Like many of us, Mitchell had always had a troubled relationship with food.  Even in childhood, Mitchell would binge to help assuage her feelings of sadness and loneliness.  As she got only, Mitchell's weight ballooned until the summer after her second year of college when, through diet and exercise, she began to loose weight.   Yet, even after she reached, and surpassed, her goal weight Mitchell's struggles with food and body image did not end.  Rather, the pressure of keeping the weight off and maintaining a balance between eating right and exercising became an all-encompassing obsession for Mitchell.  In this memoir she details how she was able to get past these darkest periods during her weight loss journey-- both medical and non--and what steps help her get her life back on track.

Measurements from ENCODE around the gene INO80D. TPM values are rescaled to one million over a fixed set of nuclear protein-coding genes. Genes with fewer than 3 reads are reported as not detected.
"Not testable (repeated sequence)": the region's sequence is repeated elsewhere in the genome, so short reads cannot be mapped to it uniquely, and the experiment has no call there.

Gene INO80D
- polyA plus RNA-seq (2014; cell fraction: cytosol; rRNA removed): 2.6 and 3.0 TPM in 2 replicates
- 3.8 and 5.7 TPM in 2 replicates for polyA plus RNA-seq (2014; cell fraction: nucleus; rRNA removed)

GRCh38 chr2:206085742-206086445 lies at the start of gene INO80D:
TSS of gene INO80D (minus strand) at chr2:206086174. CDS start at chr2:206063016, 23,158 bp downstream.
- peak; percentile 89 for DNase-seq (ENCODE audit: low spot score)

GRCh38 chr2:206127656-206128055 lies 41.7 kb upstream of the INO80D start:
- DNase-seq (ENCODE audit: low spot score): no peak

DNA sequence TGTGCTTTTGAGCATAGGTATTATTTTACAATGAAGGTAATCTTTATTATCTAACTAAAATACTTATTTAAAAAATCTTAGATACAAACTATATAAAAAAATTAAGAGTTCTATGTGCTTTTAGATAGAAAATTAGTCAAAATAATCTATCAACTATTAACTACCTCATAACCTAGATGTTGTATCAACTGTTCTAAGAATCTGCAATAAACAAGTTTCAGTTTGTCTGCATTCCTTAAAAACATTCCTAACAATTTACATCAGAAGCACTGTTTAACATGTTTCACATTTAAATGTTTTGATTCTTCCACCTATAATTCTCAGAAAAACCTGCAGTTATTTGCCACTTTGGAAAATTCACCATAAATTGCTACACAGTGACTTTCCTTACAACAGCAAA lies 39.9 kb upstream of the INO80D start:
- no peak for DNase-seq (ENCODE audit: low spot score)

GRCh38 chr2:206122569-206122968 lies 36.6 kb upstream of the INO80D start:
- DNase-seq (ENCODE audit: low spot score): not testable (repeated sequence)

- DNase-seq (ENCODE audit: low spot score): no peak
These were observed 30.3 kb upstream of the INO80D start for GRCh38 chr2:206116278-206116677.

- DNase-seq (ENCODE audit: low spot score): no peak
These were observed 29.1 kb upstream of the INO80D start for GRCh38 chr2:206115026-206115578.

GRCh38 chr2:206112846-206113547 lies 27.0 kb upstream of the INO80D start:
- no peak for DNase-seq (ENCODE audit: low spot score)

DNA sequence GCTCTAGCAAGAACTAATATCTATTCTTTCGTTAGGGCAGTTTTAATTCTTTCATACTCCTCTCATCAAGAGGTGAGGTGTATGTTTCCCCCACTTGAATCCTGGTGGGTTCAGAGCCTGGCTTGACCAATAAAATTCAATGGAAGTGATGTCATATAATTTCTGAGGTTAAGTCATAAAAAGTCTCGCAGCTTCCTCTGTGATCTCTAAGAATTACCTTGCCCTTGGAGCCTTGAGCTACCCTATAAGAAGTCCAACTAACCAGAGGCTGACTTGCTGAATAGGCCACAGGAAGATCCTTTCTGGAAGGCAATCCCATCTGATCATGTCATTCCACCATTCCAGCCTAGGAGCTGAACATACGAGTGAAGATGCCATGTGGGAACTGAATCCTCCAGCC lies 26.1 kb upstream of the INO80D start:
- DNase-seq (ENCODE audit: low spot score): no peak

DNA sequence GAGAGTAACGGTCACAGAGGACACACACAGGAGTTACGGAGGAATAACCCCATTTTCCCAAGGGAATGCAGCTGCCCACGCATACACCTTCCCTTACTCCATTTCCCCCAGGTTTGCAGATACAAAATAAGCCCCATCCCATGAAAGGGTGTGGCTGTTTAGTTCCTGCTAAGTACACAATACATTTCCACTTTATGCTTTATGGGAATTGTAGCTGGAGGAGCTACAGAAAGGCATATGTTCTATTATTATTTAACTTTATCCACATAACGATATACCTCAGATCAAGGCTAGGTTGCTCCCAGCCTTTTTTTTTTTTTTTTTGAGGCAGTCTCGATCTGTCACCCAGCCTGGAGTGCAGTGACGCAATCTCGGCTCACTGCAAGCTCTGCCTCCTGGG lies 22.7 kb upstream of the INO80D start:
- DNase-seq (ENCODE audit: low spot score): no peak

At the end of the book, you're left with the sense that though she has successfully dropped the weight and has built a successful career as a food writer, Mitchell still must mediate her relationship with food.  I cannot stress how refreshing this point of view is.  So many times, memoirs seem to espouse the idea that everything is  "okay now," but Mitchell avoids this pitfall.  Rather, she offers her readers are more hopeful, attainable end point: it can get better.

It Was Me All Along was an enjoyable read, though one I cannot see myself reading again in the future.  If you enjoy reading memoirs or are struggling with weight or food issues of your own, I highly recommend this book.

GoodReads Rating: 3/5

*This book was sent to me by the publisher through Blogging for Books for review consideration.  The thoughts and opinion expressed in this review are my own and I have not been financially compensated for this review.